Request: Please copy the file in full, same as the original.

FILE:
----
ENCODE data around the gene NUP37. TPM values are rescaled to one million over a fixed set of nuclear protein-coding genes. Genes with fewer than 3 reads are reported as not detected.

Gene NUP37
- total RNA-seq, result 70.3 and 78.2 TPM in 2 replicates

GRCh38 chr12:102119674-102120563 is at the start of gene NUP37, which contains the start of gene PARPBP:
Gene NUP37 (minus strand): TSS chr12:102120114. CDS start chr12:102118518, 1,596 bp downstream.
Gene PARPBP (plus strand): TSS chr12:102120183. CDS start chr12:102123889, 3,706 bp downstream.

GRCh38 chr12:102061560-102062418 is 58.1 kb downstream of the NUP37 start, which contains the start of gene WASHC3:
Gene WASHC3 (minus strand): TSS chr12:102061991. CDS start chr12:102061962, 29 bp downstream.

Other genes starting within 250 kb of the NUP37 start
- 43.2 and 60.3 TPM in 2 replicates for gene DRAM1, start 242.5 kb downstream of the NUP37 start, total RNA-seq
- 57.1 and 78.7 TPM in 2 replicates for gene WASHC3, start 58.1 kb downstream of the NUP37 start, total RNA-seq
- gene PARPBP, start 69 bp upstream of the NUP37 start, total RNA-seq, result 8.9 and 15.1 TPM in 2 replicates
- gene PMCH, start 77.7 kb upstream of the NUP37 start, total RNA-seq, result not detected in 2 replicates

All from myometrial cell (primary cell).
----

ENCODE data around the gene NUP37. TPM values are rescaled to one million over a fixed set of nuclear protein-coding genes. Genes with fewer than 3 reads are reported as not detected.

Gene NUP37
- total RNA-seq, result 70.3 and 78.2 TPM in 2 replicates

GRCh38 chr12:102119674-102120563 is at the start of gene NUP37, which contains the start of gene PARPBP:
Gene NUP37 (minus strand): TSS chr12:102120114. CDS start chr12:102118518, 1,596 bp downstream.
Gene PARPBP (plus strand): TSS chr12:102120183. CDS start chr12:102123889, 3,706 bp downstream.

GRCh38 chr12:102061560-102062418 is 58.1 kb downstream of the NUP37 start, which contains the start of gene WASHC3:
Gene WASHC3 (minus strand): TSS chr12:102061991. CDS start chr12:102061962, 29 bp downstream.

Other genes starting within 250 kb of the NUP37 start
- 43.2 and 60.3 TPM in 2 replicates for gene DRAM1, start 242.5 kb downstream of the NUP37 start, total RNA-seq
- 57.1 and 78.7 TPM in 2 replicates for gene WASHC3, start 58.1 kb downstream of the NUP37 start, total RNA-seq
- gene PARPBP, start 69 bp upstream of the NUP37 start, total RNA-seq, result 8.9 and 15.1 TPM in 2 replicates
- gene PMCH, start 77.7 kb upstream of the NUP37 start, total RNA-seq, result not detected in 2 replicates

All from myometrial cell (primary cell).